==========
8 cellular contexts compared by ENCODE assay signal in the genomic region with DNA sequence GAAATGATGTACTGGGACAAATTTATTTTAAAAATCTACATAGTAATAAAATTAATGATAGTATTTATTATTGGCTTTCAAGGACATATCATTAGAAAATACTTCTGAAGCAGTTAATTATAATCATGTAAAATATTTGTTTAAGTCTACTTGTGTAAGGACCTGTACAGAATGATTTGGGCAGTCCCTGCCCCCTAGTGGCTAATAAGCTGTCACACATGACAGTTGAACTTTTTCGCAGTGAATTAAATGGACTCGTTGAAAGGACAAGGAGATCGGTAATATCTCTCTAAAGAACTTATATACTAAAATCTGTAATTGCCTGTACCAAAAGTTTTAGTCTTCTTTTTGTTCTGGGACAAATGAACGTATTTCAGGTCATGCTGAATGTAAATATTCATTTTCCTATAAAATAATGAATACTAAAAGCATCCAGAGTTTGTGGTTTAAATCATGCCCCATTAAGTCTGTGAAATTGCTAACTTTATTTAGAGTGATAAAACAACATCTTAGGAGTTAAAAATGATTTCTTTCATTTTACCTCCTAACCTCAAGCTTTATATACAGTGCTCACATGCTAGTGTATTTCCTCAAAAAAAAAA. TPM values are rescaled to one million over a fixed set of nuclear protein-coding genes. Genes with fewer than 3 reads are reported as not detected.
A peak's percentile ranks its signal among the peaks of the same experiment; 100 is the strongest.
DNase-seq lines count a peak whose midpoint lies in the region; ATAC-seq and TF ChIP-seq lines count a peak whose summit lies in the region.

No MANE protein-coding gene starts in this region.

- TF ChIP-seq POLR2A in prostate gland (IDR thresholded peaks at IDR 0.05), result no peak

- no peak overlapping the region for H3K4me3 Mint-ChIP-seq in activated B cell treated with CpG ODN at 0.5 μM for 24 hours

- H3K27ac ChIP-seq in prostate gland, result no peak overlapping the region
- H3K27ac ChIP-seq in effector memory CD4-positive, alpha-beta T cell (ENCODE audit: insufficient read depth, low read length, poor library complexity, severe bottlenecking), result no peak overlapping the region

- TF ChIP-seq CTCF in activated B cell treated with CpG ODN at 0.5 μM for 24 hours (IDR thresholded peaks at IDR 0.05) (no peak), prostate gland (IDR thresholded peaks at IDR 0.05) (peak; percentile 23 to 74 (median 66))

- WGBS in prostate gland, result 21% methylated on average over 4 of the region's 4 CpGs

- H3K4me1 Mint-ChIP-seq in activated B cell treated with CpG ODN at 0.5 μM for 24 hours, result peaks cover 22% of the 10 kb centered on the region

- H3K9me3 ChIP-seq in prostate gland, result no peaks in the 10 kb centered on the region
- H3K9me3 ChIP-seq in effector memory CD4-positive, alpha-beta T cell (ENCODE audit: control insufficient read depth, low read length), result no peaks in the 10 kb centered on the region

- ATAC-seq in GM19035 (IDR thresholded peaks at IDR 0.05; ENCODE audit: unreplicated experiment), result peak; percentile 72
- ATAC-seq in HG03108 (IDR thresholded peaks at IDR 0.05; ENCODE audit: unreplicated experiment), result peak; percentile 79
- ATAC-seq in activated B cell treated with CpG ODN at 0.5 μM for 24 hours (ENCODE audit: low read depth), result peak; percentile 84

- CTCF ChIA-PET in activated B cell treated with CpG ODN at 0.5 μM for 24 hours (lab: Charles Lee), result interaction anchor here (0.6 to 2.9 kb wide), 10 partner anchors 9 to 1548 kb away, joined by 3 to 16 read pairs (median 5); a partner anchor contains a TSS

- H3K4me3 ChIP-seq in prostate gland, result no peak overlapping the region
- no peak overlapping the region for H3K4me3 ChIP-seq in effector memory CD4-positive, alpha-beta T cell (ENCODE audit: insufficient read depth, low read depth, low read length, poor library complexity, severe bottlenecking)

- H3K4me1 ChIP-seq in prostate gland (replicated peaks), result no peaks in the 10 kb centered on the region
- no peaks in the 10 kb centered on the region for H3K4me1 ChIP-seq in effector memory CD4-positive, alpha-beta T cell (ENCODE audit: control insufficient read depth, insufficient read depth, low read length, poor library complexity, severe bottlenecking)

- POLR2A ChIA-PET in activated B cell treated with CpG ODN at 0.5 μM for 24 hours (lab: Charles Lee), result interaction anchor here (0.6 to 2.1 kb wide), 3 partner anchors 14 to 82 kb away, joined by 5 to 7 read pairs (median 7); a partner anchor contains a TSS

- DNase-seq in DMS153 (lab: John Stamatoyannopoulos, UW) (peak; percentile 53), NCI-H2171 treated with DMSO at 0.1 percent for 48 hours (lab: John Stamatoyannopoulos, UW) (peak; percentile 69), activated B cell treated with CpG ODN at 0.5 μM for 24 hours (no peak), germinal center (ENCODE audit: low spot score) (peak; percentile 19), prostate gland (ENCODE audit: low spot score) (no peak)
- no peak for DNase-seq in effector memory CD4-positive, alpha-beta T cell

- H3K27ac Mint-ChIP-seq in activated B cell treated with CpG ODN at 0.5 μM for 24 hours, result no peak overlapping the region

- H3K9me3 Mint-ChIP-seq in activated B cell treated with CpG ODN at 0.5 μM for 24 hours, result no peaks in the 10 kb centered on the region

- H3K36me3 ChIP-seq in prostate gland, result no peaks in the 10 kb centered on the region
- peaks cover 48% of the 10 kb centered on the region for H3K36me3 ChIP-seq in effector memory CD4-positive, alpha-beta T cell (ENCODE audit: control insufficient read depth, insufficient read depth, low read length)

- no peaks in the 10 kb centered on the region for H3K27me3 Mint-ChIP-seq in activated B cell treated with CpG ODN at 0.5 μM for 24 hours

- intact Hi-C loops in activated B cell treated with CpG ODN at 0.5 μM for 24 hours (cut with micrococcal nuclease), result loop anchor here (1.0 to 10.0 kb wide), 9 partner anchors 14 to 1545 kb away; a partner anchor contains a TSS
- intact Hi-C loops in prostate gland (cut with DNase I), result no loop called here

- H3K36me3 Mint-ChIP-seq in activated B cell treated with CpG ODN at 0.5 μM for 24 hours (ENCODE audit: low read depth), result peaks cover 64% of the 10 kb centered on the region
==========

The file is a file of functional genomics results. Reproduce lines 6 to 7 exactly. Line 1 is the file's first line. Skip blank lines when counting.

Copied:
- no peak overlapping the region for H3K4me3 Mint-ChIP-seq in activated B cell treated with CpG ODN at 0.5 μM for 24 hours

- H3K27ac ChIP-seq in prostate gland, result no peak overlapping the region